The U.S. Supreme Court on Wednesday heard oral arguments on a Mississippi case that could overturn or weaken Roe v. Wade and Planned Parenthood v. Casey. At issue in Dobbs v. Jackson Women’s Health Organization is a 2018 Mississippi law that bans nearly all abortions after 15 weeks of pregnancy. The law was blocked by a federal district court and the 5th Circuit Court of Appeals because, per the decisions in Roe and Casey, states cannot ban abortions before a fetus is viable. The state of Mississippi then asked the Supreme Court to take up the case and overrule those decisions.
Mississippi Solicitor General Scott Stewart argued that questions on abortion should be left up to the people at the state level. Attorneys for the abortion clinic and for the United States each urged the Court to leave the abortion precedents in place, arguing that the viability line was the proper standard.
During questioning, the three liberal justices – Stephen Breyer, Sonia Sotomayor, and Elena Kagan – pushed the idea that the Court should follow stare decisis (that courts should uphold prior precedent except under extraordinary circumstances), arguing that a vote to overturn Roe and Casey would be seen as political and hurt the legitimacy of the Supreme Court. While the conservative justices appeared willing to uphold the Mississippi law, it was less clear whether there will be enough votes to overturn Roe and Casey entirely. In particular, Chief Justice John Roberts’ questions focused more on the 15-week ban and current viability standard rather than the issue of overruling Roe and Casey.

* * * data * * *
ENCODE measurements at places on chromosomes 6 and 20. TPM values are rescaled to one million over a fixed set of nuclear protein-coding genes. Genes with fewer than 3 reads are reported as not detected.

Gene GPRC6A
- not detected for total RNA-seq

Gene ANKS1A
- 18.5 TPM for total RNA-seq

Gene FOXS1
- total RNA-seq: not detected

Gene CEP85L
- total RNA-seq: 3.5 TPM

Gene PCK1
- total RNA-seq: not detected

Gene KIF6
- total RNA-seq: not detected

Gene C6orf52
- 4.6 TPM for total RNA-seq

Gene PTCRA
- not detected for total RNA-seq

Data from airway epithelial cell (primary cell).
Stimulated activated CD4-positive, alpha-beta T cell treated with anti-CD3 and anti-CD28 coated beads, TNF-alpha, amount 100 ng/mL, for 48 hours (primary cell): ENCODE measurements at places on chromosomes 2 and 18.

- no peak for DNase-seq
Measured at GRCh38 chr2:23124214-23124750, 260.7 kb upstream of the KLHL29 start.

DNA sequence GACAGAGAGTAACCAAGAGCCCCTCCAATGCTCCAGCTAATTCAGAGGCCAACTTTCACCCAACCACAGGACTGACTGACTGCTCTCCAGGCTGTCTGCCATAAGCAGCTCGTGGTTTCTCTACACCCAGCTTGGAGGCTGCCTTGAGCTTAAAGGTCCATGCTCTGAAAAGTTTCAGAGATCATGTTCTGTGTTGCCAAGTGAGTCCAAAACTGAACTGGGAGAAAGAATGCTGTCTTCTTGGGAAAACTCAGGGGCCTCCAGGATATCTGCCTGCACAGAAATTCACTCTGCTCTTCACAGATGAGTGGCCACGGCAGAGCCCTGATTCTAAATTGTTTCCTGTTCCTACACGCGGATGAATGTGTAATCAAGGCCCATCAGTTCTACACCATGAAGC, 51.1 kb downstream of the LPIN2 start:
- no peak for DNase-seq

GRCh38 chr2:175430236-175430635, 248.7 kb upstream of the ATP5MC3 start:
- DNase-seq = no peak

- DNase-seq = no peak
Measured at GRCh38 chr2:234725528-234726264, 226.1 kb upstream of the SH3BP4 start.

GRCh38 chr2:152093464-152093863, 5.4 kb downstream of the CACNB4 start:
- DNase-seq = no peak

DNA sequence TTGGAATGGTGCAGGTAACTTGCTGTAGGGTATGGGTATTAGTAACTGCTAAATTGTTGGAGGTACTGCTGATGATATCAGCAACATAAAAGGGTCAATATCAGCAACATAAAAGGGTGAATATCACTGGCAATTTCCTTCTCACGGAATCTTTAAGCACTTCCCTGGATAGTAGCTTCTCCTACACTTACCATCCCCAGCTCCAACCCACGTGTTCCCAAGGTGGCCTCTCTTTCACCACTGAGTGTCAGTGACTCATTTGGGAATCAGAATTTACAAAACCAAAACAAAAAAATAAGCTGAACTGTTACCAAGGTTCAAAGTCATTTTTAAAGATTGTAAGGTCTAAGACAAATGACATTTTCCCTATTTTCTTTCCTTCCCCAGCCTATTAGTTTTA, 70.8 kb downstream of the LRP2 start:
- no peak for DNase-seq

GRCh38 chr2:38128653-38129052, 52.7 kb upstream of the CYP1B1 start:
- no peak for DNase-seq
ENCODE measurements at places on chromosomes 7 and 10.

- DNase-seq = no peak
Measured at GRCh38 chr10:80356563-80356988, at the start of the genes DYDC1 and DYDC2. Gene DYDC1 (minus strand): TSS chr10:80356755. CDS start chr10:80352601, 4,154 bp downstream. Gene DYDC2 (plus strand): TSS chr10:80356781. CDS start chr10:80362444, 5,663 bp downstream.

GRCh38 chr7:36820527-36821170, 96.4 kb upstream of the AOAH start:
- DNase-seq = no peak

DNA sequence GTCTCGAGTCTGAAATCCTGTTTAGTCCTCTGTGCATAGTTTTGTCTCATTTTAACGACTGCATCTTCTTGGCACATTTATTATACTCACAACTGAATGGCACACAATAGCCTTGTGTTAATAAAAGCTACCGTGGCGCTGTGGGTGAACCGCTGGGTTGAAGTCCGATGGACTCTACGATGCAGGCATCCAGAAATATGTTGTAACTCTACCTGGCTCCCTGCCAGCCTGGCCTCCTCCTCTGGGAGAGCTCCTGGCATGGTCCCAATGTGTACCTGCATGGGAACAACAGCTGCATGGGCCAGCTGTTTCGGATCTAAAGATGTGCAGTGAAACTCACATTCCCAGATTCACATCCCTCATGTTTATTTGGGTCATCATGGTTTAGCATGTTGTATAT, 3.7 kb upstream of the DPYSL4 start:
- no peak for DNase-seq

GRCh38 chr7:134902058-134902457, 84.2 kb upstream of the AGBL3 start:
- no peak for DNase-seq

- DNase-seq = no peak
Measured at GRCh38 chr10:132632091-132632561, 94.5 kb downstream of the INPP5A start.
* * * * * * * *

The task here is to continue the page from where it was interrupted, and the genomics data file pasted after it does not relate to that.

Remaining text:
In preparation of the oral arguments, Archbishop William Lori, chairman of the U.S. Conference of Catholic Bishops’ Committee on Pro-Life Activities issued the following statement:
"In the United States, abortion takes the lives of over 600,000 babies every year. Dobbs v. Jackson Women’s Health could change that. We pray that the Court will do the right thing and allow states to once again limit or prohibit abortion, and in doing so protect millions of unborn children and their mothers from this painful, life-destroying act. We invite all people of good will to uphold the dignity of human life by joining us in prayer and fasting for this important case.”
A decision in the Dobbs case is expected this summer. For those interested in hearing more about the case, please check out our MCC From the Capitol Podcast episode, The Future of Abortion Law After Dobbs v. Jackson Women’s Health Organization. In this episode, MCC Executive Director Tyler McClay and Legislative Counsel Jamie Morris discuss the case and its implications for the pro-life movement with Tom Buckley, in-house General Counsel for the Archdiocese of St. Louis, and Bill Francis, Director of the Respect Life and Human Rights Office for the Diocese of Kansas City-St. Joseph.